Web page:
Nicknamed "the Roadrunner," Yvan Cournoyer won 10 Stanley Cups with the Montreal Canadiens and was made the team captain. By the time he retired, he was among the all-time leaders in scoring for the storied franchise and he and his team had proven many doubters wrong about his adaptability and perseverance.
By the time he was an 18-year-old star with the Montreal Junior Canadiens, Cournoyer's legs were so muscular that his pants had to be specially tailored to fit his legs. He constantly practised his shot using a lead puck that weighed more than four pounds and was soon known for his quick and heavy wrist shot. He totaled 111 points, leading the league with 63 goals in his final year with the Junior Canadiens. He made his debut with the big-time Canadiens during the 1963-64 season and earned a full-time spot on the roster the next season after only seven games with the Quebec Aces in the American Hockey League.
Though he had shown enough skill and speed to be used on the power-play, the Montreal coach, Toe Blake, deemed Cournoyer too much of a defensive liability to give him a regular shift. It would be that way for most of his first four seasons in the league, though Cournoyer was compensated with the Stanley Cup three times. When Blake left following the 1968 championship, Cournoyer became a better all-around player. With Claude Ruel behind the bench and Cournoyer taking a regular shift, the speedy winger blossomed, scoring 43 goals in 1968-69. He worked hard at both ends of the rink and earned a berth on the NHL's Second All-Star Team that season, as he would in three consecutive years beginning in 1971. Shortly after Scotty Bowman took over as coach in 1971, Cournoyer was placed on a line with Guy Lafleur at center and Steve Shutt on left wing. The Roadrunner had a career high of 47 goals in 1971-72 and was at the top of his game, stickhandling and skating around his much bigger opponents with surprising consistency.
Cournoyer played for Canada in the 1972 Summit Series, scoring three goals, and returned to North America to have his best post-season. He collected 12 points, six of them goals, in the final series against the Chicago Black Hawks and was awarded the Conn Smythe Trophy as the most valuable playoff performer.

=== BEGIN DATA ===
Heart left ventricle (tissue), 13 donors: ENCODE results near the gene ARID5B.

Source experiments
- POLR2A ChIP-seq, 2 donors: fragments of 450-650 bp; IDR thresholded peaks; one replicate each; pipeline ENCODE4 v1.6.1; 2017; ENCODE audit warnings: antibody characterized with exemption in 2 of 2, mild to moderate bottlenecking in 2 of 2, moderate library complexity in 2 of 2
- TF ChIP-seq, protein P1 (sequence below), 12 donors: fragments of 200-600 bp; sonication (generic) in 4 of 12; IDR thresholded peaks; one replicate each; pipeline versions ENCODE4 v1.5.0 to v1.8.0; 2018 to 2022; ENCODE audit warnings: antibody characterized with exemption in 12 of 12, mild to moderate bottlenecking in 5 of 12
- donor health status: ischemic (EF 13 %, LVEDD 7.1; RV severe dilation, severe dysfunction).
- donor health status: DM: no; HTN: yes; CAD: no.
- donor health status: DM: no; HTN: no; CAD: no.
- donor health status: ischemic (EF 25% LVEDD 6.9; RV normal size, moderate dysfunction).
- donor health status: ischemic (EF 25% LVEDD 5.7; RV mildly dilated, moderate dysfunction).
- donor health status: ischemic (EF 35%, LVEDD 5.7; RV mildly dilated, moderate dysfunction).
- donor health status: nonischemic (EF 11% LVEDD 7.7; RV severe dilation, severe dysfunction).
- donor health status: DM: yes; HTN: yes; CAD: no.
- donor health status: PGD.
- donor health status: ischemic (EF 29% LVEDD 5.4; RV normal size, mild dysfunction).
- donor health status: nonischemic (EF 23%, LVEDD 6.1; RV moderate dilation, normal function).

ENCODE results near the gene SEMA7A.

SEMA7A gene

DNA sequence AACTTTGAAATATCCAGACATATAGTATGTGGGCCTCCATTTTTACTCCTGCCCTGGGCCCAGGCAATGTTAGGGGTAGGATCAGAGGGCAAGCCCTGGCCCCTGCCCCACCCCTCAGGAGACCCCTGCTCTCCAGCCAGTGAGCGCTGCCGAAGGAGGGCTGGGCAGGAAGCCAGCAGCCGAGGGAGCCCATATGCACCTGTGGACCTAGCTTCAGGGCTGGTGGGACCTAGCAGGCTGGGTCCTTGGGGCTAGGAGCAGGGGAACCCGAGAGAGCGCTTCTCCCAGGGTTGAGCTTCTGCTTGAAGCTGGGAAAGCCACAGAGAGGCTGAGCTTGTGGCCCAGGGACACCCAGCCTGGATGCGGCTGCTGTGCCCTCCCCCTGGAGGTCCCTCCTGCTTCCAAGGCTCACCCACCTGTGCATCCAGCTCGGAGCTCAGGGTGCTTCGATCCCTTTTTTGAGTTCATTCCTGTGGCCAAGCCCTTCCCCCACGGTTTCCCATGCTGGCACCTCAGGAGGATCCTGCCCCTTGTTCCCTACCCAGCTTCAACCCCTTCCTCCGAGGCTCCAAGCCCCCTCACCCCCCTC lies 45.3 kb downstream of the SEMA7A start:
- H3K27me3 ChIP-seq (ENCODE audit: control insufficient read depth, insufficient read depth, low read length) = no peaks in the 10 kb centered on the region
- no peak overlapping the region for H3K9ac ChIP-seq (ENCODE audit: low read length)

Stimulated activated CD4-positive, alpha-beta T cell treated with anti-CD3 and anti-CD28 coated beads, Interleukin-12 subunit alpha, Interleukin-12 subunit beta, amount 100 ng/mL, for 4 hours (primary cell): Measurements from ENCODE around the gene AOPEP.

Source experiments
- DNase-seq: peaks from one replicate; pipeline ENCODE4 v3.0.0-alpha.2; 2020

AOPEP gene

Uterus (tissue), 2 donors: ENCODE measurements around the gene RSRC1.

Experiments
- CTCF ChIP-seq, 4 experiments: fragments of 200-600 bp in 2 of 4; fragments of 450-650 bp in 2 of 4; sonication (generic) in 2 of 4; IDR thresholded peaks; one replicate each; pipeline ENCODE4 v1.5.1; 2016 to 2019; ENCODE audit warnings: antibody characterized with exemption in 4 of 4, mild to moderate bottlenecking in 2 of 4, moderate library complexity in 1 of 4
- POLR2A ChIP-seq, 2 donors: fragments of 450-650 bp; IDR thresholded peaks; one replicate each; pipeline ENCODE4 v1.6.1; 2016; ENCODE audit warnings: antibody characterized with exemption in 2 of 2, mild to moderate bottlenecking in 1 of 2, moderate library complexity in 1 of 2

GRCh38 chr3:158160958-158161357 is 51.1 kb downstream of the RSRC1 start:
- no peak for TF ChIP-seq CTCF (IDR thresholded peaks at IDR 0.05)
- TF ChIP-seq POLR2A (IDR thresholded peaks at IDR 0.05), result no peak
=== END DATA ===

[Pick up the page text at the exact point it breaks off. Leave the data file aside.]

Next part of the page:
In 1975 Henri Richard, the team's captain, retired and the leadership focus shifted to Cournoyer. He was made the Canadiens captain and he responded by playing with even greater determination, spurred by his desire to show the way for the whole team. It wasn't long, however, before the tough Montreal fans and media began to question whether Cournoyer could keep his fast pace as he got older. He slowed down a step in the 1976-77 season, but it had little to do with his age. A disc in his back was pressing a nerve and causing him pain in his right leg if he stayed on his feet for more than a few minutes at a time. Surgery was required, though Cournoyer stayed quiet about his pain in an effort to continue playing.
But in one game against the New York Rangers in February 1977, Cournoyer put on a display at Madison Square Garden that had even the home fans cheering for the speedy Canadiens star. He picked up the puck just outside the blue line and darted into the Rangers' zone. He circled the net once, then again, making two full circles around the bewildered defenders, who had given up chasing him.
Just two weeks after he skated circles around the Rangers, Cournoyer announced he was done for the season. The surgery couldn't wait and the Canadiens captain was forced to miss the post-season and the team's second consecutive run to the championship. Because of new rules regarding which names could be engraved on the Stanley Cup, Montreal coach Scotty Bowman was happy to announce that Cournoyer, who had played in 60 regular-season games, would be included. Previously, not being in the playoffs would have meant not getting his name on the Cup.
Cournoyer returned to the Canadiens lineup in 1977-78 and scored 24 goals in the regular season, though it was obvious, even if he refused to complain, that his back continued to give him problems. In the playoffs he added seven goals as Montreal won the Stanley Cup again, making it 10 titles for the captain. He made an effort to continue in training camp the next season and played 15 games before being forced to the sidelines again. Cournoyer was adamant that he'd play again and bristled when Jean Beliveau, then a vice-president of the organization, suggested it would be better if he retired. At 35, after playing 15 outstanding seasons in a tough league, Cournoyer was reluctant to let go of his hockey life. But after another back operation in 1978, he was forced to concede defeat. At the end of his career, he trailed only Guy Lafleur, Maurice Richard and Jean Beliveau on the Canadiens' all-time goal-scoring list.
In 1982 he was inducted into the Hockey Hall of Fame. His tender back ruled out playing oldtimers' hockey for much of the next 20 years. In 2000, during the All-Star Game festivities in Toronto, he returned to thrill fans at the Legends game, showing flashes of the speed that made him a constant threat to defenders and goalies and a hero in Montreal.